Helaine has always been a go-getter. Directly out of college, she joined the Conde Nast team before moving to Buddy Media (which was acquired and is now under the Salesforce umbrella). Roughly five years ago, while working full-time at Olapic, she found herself in search of a good workout and fell in love with rowing. After a long year and pulling double-duty at a day job and hardcore side hustle, she finally left to make CITYROW a full-time reality.
I met her at her Upper East Side studio where she told me her journey so far, including all the highs and lows along the way, from accidentally locking a customer inside the studio (the patron was in the shower, she found out when the security company called her to report a break-in) to not being able to actually do the workout for the first several months of the business’s opening because she was awaiting back surgery.
How did you get started, both as an entrepreneur and more specifically within the fitness industry?
I was actually brought up with a YOLO attitude (laughs). My mom lost her father and her brother in a tragic plane crash. She had been doing financial sales for many years and then gave it all up to become a rabbi just like that. I think it was ingrained in me to go for things.
In terms of fitness, I was a little bit of a chubby kid growing up. Then I went to Michigan for undergrad and definitely wasn’t healthy there… at all (laughs). At the same time, though, I was always one of those people who craved balance. It’s kind of why I chose Michigan, a very ‘work hard, play hard’ kind of place. I became a working adult and, partially because I worked in the media world, found myself going out several times a week. I realized you can’t really go out for burgers and beers every single night without something to balance it out.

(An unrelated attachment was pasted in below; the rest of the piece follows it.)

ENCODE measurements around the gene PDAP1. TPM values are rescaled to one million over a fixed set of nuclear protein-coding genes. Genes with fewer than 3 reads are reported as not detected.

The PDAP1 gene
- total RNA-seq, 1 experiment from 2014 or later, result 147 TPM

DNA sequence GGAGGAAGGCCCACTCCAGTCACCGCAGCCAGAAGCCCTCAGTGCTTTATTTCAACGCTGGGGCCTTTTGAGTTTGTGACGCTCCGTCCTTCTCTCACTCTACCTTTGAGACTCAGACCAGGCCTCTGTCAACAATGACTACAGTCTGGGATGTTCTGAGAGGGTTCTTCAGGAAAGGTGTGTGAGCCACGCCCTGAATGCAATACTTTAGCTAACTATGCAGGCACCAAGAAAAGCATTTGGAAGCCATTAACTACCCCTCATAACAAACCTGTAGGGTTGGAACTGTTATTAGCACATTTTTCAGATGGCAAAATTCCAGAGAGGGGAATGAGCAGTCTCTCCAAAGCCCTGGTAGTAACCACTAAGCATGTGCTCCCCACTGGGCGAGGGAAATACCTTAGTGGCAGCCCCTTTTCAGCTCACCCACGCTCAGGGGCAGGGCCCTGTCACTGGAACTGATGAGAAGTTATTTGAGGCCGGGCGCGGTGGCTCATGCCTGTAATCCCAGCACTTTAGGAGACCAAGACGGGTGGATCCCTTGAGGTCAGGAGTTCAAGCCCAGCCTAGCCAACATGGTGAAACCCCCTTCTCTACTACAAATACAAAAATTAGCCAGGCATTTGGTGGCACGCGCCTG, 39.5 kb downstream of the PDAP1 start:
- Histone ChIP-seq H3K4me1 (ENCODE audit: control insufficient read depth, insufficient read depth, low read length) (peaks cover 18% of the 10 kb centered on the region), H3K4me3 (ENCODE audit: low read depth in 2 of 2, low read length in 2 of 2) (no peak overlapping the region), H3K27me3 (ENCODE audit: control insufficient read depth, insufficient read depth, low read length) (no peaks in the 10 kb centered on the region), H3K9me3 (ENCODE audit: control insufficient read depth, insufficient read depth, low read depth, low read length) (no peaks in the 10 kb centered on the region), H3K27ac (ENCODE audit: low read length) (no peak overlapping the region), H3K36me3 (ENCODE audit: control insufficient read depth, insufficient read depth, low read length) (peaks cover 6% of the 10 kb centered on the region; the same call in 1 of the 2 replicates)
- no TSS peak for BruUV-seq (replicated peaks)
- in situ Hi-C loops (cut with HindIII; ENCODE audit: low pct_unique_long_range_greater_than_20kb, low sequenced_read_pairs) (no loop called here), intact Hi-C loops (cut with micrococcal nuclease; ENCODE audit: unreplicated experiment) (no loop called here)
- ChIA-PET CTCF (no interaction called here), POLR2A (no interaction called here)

In looking for that balance, I discovered boutique fitness. I got introduced to Soul Cycle, Barry’s, Pilates, and others, and I realized that all of the sudden there’s an option to do a class, then go to dinner, and be in leggings the whole time! I thought, “This sounds great.”
Also, signing up for classes held me accountable. When you make a sweat-date with a friend, you get to see them but you also get to check off a box, whatever your number is for the week, those 3 – 4 workouts will happen.
The reason I got into rowing was that I’d been injured from doing so many classes all the time. I had a herniated disc and was told by my doctor that I needed a low impact workout. But there was nothing that existed that was low impact and still delivered the serious sweat I was craving.
At first, I completely wrote off rowing as something my dad did in college or something exclusively for Ivy league-ers… then when I saw the WaterRower in a Details Magazine article being recommended by trainers for being low impact and providing a sweat, I had to give it a shot.
So you found your workout. Were you still working at Olapic when CITYROW launched? Was it stressful working two jobs at once? When did you make the leap full time?
The anxiety of being found out was starting to rise a few months in. I ended up keeping the secret for over a year. It was hard to focus on two things and feel like I wasn't giving 100% to my job, but the reality was, I was giving way more than 100% and still crushing it at Olapic.
What moment did you realize, OK this is happening?
I have a few press friends and the story got picked up. Then Well & Good did a story about the rowing trend (we were going as Row NY at that time). I spoke to them and said I was opening in the fall of 2013, a total lie, I just thought that could be an option!
Were you scared?
When it came to investors, I was worried about not knowing the lingo; I felt really out of my league sometimes and had to fake it until I made it. You’ve got to turn it on and you’ve got to sell it all the time. That can be tough.
How did you find your first studio space?
Real estate in NY was hard. My dad is a residential real estate attorney but it turns out that residential is totally different than commercial real estate.